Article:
[9]   H. Iso, C. Date, K. Wakai, M. Fukui, A. Tamakoshi and J.A.C.C. Study Group, “The Relationship between Green Tea and Total Caffeine Intake and Risk for Self-Reported Type 2 Diabetes among Japanese Adults,” Annals of Internal Medicine, Vol. 144, No. 8, 2006, pp. 554-562. doi:10.7326/0003-4819-144-8-200604180-00005

[10]   M.Garzaro, L. Raimondo, G. Pecorari, M. Sensini, G. Riva, A. Palmo and C. Giordano, “Digestibility, Palatability and Emotional Status after Ingestion of an Iced Dessert: Analysis of Subjective Responses in 100 Healthy Volunteers,” Journal of Biological Regulators & Homeostatic Agents, Vol. 25, No. 1, 2011, pp. 101-107.

[11]   K. Yamazawa, K. Hirokawa and H. Shimizu, “Sex Differences in Preferences for Coffee Sweetness among Japanese Students,” Perceptual and Motor Skills, Vol. 105, No. 2, 2007, pp. 403-404.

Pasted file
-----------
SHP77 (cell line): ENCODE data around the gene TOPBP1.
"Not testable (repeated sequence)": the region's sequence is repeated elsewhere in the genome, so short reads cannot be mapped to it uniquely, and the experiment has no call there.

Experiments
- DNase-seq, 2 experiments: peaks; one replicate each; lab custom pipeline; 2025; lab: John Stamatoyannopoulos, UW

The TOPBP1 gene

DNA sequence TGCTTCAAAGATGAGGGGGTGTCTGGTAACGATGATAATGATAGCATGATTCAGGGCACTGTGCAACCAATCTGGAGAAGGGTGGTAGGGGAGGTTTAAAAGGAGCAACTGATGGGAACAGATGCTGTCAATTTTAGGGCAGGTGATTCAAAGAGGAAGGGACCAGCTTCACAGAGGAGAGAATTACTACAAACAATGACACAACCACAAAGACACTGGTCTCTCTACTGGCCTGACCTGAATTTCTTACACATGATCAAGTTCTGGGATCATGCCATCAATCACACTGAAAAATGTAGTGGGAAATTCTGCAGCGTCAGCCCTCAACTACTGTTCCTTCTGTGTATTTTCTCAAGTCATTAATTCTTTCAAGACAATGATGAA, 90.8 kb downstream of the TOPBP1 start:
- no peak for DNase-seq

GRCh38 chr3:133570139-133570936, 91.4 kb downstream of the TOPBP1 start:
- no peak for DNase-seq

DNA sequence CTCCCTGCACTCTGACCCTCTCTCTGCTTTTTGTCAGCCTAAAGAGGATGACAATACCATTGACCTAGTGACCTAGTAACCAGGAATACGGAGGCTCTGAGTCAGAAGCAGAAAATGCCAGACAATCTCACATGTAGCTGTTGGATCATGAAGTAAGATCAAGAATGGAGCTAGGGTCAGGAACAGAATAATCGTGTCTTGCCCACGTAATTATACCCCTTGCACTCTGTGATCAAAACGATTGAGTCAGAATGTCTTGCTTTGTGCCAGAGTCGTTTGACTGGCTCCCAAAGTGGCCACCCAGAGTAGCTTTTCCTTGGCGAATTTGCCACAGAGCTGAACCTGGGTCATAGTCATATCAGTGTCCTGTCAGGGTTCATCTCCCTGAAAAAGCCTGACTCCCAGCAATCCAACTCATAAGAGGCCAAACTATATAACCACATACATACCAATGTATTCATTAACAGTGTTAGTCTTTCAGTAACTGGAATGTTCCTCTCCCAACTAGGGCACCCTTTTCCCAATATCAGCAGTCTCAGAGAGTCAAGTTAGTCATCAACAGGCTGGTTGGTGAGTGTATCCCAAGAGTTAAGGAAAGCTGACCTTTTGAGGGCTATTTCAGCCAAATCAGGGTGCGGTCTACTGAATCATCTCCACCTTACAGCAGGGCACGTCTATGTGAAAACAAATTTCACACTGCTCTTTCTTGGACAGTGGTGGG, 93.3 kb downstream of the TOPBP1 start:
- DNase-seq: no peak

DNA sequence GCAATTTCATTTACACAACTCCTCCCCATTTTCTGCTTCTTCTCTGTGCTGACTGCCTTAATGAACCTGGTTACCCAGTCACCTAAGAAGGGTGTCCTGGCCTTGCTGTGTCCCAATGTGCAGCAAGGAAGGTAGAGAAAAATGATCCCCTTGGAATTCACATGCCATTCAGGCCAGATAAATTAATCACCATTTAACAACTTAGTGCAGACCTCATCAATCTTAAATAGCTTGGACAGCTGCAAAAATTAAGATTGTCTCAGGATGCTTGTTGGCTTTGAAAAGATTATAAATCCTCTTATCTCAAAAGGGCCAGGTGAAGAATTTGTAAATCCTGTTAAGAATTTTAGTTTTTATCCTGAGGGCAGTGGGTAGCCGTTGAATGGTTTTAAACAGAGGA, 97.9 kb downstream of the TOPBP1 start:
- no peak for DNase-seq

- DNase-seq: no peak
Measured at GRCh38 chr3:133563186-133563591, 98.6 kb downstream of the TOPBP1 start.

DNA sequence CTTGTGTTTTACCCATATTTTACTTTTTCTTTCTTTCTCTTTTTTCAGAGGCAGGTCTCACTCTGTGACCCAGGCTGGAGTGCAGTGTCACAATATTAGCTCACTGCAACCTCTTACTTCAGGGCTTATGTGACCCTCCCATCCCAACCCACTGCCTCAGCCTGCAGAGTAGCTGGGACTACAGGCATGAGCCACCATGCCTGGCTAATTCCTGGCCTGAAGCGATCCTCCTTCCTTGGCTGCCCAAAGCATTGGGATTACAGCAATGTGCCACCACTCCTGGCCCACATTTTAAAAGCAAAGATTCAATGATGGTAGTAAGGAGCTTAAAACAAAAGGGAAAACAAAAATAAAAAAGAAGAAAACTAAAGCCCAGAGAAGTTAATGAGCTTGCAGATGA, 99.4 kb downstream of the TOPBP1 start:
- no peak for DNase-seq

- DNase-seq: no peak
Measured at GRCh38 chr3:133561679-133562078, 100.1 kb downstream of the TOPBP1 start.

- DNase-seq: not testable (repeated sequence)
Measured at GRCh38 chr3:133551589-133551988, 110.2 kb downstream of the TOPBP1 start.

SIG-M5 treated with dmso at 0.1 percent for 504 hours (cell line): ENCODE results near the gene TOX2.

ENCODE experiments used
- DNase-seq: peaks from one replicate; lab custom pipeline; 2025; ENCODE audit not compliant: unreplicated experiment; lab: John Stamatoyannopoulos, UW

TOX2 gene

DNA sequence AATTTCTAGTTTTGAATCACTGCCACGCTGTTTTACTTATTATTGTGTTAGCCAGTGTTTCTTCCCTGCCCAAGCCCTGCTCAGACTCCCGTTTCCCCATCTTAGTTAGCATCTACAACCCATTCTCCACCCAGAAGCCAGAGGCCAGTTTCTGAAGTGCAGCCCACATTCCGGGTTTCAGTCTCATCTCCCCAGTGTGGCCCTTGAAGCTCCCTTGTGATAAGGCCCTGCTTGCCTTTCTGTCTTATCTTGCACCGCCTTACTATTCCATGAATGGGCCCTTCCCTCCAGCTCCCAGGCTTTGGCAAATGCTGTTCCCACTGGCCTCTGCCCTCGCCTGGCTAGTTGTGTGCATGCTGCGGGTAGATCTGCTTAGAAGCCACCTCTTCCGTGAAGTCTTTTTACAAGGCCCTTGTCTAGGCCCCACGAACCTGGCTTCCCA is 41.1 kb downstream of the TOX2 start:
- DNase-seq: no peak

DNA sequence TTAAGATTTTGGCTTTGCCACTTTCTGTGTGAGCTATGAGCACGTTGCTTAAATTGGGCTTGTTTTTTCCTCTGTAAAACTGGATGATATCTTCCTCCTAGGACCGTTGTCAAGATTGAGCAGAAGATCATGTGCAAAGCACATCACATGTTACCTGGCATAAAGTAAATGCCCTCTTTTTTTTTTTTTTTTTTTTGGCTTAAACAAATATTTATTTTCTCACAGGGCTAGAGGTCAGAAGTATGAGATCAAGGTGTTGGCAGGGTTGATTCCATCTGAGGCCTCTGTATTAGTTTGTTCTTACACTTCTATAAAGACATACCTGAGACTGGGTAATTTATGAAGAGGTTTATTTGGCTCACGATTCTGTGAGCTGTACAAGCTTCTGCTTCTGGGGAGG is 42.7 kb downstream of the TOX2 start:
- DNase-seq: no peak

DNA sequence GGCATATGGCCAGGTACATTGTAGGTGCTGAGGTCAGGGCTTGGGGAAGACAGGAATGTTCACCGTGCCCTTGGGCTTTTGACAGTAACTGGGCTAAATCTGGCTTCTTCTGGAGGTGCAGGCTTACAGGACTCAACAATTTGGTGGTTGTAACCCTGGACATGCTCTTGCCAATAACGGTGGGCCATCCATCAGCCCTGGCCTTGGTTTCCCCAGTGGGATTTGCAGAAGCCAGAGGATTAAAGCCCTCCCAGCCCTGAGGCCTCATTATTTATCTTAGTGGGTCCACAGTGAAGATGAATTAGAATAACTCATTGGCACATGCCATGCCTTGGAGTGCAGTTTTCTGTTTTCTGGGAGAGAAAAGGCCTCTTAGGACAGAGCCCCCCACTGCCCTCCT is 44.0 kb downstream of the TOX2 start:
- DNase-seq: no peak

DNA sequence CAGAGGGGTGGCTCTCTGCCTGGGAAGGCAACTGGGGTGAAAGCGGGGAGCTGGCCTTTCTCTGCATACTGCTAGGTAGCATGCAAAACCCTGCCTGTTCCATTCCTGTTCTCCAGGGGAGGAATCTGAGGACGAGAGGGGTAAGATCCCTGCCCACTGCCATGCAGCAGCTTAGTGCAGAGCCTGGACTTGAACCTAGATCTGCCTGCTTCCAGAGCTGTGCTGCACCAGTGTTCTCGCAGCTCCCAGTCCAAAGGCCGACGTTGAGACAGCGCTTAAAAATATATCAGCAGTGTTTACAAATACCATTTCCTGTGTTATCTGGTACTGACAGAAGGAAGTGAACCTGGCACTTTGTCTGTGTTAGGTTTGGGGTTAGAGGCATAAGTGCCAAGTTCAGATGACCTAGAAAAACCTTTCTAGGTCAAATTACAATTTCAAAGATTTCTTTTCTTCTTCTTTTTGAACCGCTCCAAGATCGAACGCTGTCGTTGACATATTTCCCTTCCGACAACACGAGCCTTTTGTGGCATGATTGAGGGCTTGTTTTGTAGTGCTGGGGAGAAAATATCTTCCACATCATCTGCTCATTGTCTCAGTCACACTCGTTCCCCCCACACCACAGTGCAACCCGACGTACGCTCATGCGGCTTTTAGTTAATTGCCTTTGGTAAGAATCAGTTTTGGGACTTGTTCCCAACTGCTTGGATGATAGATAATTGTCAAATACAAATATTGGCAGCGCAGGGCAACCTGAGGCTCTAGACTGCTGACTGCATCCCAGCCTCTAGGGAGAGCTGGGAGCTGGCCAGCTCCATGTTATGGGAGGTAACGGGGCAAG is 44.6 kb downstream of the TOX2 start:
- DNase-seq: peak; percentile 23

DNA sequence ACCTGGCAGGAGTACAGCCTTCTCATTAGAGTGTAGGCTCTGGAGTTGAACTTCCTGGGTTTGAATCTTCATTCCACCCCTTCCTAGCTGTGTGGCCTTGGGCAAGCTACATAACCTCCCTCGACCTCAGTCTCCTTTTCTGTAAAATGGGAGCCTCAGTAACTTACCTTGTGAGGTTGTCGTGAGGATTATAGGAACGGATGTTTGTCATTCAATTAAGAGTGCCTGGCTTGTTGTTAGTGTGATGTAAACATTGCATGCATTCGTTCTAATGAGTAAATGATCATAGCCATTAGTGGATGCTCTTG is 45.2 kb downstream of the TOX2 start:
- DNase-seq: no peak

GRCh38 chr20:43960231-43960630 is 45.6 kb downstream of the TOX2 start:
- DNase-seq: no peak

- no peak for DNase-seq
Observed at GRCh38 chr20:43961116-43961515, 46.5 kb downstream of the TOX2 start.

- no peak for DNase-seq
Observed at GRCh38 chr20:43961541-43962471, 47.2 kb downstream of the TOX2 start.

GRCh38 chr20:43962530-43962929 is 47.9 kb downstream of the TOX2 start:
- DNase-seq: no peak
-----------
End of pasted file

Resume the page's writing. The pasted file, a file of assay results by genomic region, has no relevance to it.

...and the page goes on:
[12]   P. Mirmiran, F. Mohammadi-Nasrabadi, N. Omidvar, F. Hosseini-Esfahani, H. Hamayeli-Mehrabani, Y. Mehrabi and F. Azizi, “Nutritional Knowledge, Attitude and Practice of Tehranian Adults and Their Relation to Serum Lipid and Lipoproteins: Tehran Lipid and Glucose Study,” Annals of Nutrition & Metabolism, Vol. 56, No. 3, 2010, pp. 233-240. doi:10.1159/000288313

[13]   W. Du, J. Fu, C. Su, Q. Zhang, F. Zhai and B. Zhang, “Surveys on the Nutrition Literacy of 802 Adults in Jiangxi Province,” Wei Sheng Yan Jiu, Vol. 39, No. 6, 2010, pp. 735-738.

[14]   M. Izumi and M. Takaya,” Influence of Various of Extraction Conditions and Amount of Chlorogenic Acid on the Taste of Coffee,” Journal of Cookery Science of Japan, Vol. 41, No. 4, 2008, pp. 257-261.

[15]   A.Drewnowski, S.A. Henderson, A. Levine and C. Hann, “Taste and Food Preferences as Predictors of Dietary Practices in Young Women,” Public Health Nutrition, Vol. 2, No. 4, 1999, pp. 513-519.